Arrive at Suez about 500 troops, officers and nurses disembark for Cairo, which is about 6 hours train ride through the desert. We arrive at 6.30 am and leave again at 12 noon and enter the Suez Canal and see all the British and Indian troops on the banks both sides of us. See their trenches and wire entanglements which run down to the water's edge. We shouted to the troops and they to us telling us the different regiments to which they belong and they enquired the name of our ship and we cheered and cheered again as we passed our gallant troops. We saw the spot where the Turks and Germans tried to cross the Suez and were so utterly defeated.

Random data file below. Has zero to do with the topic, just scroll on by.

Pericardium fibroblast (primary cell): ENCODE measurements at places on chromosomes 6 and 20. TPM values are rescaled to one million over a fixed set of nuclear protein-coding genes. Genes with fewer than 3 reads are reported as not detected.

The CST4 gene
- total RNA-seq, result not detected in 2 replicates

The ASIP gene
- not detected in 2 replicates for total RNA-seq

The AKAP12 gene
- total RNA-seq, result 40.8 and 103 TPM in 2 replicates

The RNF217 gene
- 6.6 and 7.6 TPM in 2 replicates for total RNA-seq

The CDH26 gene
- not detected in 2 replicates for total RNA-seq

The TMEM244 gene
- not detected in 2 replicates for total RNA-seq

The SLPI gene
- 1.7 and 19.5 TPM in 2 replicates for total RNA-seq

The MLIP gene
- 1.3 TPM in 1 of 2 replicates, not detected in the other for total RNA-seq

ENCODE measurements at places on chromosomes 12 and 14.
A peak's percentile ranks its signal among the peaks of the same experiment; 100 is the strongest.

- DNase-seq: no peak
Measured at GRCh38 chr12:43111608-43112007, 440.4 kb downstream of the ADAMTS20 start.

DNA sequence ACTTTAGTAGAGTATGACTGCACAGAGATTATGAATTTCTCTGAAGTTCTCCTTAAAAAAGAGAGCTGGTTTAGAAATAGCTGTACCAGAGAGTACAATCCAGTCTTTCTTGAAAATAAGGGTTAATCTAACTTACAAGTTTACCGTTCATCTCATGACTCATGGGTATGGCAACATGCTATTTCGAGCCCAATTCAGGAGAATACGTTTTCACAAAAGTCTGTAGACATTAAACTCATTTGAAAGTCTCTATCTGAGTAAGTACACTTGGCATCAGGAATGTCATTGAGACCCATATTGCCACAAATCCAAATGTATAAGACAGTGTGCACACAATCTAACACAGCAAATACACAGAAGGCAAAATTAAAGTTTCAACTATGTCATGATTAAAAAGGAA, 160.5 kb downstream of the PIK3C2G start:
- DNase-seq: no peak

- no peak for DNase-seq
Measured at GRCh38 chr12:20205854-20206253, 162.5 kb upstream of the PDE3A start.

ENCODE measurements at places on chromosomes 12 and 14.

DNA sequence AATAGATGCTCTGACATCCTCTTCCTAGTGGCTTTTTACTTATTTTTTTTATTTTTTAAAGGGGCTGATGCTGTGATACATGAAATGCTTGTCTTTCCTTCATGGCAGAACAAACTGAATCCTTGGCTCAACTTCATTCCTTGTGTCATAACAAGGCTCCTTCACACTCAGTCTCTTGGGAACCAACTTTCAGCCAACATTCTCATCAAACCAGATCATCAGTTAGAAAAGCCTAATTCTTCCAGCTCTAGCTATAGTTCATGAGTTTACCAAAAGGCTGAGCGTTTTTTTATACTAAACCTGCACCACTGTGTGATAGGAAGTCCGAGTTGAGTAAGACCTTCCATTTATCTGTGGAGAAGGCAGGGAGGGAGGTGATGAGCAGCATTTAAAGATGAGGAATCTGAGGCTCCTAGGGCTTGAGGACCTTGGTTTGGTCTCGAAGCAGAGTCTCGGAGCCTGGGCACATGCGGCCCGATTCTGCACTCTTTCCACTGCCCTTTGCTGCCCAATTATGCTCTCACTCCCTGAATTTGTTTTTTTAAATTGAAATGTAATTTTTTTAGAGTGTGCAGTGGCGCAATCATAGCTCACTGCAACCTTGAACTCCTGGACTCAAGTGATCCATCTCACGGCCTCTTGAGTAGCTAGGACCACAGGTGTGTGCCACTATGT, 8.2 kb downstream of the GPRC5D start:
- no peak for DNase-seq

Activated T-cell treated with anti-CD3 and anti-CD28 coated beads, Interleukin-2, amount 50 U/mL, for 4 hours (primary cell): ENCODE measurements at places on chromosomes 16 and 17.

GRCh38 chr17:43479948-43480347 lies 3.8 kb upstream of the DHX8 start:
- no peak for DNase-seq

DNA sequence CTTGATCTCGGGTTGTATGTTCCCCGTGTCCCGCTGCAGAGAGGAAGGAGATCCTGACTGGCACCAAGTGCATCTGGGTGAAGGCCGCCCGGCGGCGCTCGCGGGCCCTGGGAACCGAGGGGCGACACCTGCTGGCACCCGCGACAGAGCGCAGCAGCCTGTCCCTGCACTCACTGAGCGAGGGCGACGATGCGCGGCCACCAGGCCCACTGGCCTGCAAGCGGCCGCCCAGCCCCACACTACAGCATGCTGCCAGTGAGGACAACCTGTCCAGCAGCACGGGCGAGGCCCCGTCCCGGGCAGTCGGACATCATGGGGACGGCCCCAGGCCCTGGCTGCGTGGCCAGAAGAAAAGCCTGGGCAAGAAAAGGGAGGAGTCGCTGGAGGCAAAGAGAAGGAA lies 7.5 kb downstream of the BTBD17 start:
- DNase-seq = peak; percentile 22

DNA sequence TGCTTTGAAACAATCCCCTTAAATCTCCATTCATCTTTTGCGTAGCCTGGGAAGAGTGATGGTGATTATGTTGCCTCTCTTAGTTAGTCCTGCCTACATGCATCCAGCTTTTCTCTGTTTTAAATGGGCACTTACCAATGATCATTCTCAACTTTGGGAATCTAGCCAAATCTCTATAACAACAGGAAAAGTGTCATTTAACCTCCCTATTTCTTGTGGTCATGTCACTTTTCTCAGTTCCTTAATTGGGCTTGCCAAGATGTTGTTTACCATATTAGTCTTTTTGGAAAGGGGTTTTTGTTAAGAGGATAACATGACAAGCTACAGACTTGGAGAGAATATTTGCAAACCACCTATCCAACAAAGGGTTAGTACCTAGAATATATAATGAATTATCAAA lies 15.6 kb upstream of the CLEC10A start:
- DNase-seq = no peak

The heat is most terrible, much worse than the Red Sea. We felt as though we were being baked or roasted alive. The heat from the sandy desert and the glaring white sand, how sorry we felt for our troops who had to endure this terrible heat for an indefinite period. They shouted to us that they had no money and no fags, but money is of no use in a desert and so we left them with only our sympathy.